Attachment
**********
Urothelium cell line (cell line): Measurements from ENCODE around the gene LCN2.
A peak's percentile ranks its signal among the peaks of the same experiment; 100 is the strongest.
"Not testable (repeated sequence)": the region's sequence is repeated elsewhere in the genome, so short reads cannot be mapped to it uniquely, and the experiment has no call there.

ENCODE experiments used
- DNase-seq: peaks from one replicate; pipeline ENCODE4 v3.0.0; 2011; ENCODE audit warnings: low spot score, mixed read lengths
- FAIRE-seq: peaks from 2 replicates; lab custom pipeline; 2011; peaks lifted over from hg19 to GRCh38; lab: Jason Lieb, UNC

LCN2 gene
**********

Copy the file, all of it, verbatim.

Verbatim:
Urothelium cell line (cell line): Measurements from ENCODE around the gene LCN2.
A peak's percentile ranks its signal among the peaks of the same experiment; 100 is the strongest.
"Not testable (repeated sequence)": the region's sequence is repeated elsewhere in the genome, so short reads cannot be mapped to it uniquely, and the experiment has no call there.

ENCODE experiments used
- DNase-seq: peaks from one replicate; pipeline ENCODE4 v3.0.0; 2011; ENCODE audit warnings: low spot score, mixed read lengths
- FAIRE-seq: peaks from 2 replicates; lab custom pipeline; 2011; peaks lifted over from hg19 to GRCh38; lab: Jason Lieb, UNC

LCN2 gene